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The Lark.

(FESTIVAL THEATER; $1,832 SEATS; C$104 ($87) TOP)

STRATFORD, Canada A Stratford Festival production of a play in two acts by Jean Anouilh, adapted by Lillian Hellman. Directed by Michael Lindsay-Hogg. Set, Eugene Lee; costumes, Dana Osborne; lighting, Edward Pierce; original music, Marc Desormeaux; sound, Peter McBoyle; fight director, John Stead. Opened, reviewed Aug. 11, 2004. Running time: 2 HOURS, 40 MIN.
Joan                            Amanda Plummer
Joan's Mother                    Laura Condlin
Joan's Father                       Ian Deakin
Warwick                           Graham Abbey
Cauchon                        Bernard Hopkins
The Promoter                  Stephen Ouimette
Brother Ladvenu              Jean-Michel LeGal
The Inquisitor                    Martha Henry
Stenographer                  Gordon S. Miller
Robert de Beaudricourt              Brian Tree
Boudousse                      Anthony Malarky
Charles, the Dauphin          Steven Sutcliffe
The Little Queen         Lara Jean Chorostecki
Agnes Sorel                      Sophie Goulet
Queen Yolande                      Sara Topham
Milliner                        Martha Farrell
Monsieur de la
  Tremouille                     Sean Arbuckle
Archbishop of Reims            Stephen Russell
Captain La Hire                Barry MacGregor
Executioner                       Dan Chameroy

With: Dorian Foley, Jacob James, Dion
Johnstone, Anthony Malarky, Shaun McComb,
Gareth Potter, Lara Rose Tansey.

With Amanda Plummer being directed by Michael Lindsay-Hogg on a Eugene Lee set in a play about a high-strung young woman who hears heavenly voices, one would be forgiven for thinking the Strafford Festival has mounted a revival of "Agnes of God," the 1982 play, that won Plummer her first Tony. However, something quite different is happening here. The production of Jean Anouilh's "The Lark" this trio has come up with is a tough-minded but engaging piece of theater likely to appeal to the public both at Stratford and on the road, should touring possibilities emerge.

Anouilh's 1953 play tells the story of Joan of Arc in this author's typical style--full of flashbacks, anachronistic references and direct address to the audience. The potentially precious nature of this is mitigated here by Lillian Hellman's adaptation, which is every bit as tart and terse as might be expected.

The ground the script covers is not unlike that in versions of the story by Shaw, Anderson and others. Innocent girl hears voices from God, leads the French army to victory over the English, only to be imprisoned and burned as a witch. Her trial is always the most interesting part of the saga, and this whole script is, in fact, set during and after the trial, with re-creations of her story taking up the rest of the space.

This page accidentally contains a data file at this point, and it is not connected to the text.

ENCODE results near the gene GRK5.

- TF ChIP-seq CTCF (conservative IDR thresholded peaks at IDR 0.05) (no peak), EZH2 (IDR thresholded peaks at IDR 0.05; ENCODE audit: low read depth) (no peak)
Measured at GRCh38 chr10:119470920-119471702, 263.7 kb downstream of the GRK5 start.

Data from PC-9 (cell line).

Underlying thrust of Anouilh's original was an examination of those who collaborate and those who resist when a country is occupied. This was obviously very much on his mind, coming so soon after World War II.

But the author's original intent was to leave those resonances as subtext while presenting the play in 15th-century trappings.

Lindsay-Hogg has decided to let it all hang out and his production is unapologetically set in occupied France, circa 1944. There's concertina music playing and a country curd riding a bicycle as well as a jackbooted Nazi officer on crutches who looks not unlike Dr. Strangelove.

But somehow, it all works. Lindsay-Hogg's instinct has been a good one. In stripping away the 15th-century trappings, the author's intent shines through clearly, making the debate about what constitutes heresy ring out on several levels.

Not only can we hear Anouilh questioning the morality of those French who assisted the Nazis, but there's a strong streak of Hellman's voice, probing the motives of those who had recently named names to the House Un-American Activities Committee.

Plummer heads a strong cast with confidence. This performance breaks no new ground for her, but it does tone down some of the mannerisms that have marred her work in the past. She opts instead for a quiet quirkiness that blazes out in lines like, "What I've done, I won't renounce, and what I am, I won't deny." Best of all, she achieves pathos without playing for it.

Stratford veteran Martha Henry turns in a chilling turn as the Inquisitor, with a frosty demeanor playing nicely against her liquid Spanish accent.

Other company stalwarts such as Bernard Hopkins, Graham Abbey and Stephen Ouimette turn in work that's above even their usual high standard, a clear tribute to Lindsay-Hogg's direction.

There's also a wonderful characterization from Steven Sutcliffe (best known as Younger Brother in the original "Ragtime") as Charles the Dauphin, turning him into a petulantly preppy boy instead of the usual grotesque.

Production values are solid but simple, indicating the show may have been conceived with a tour in mind. It certainly makes a fine comeback for Plummer, largely absent from the stage for the past decade, and would serve as a nice calling card for the company in some major North American venues.
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Author:Ouzounian, Richard
Article Type:Theater Review
Date:Aug 22, 2005
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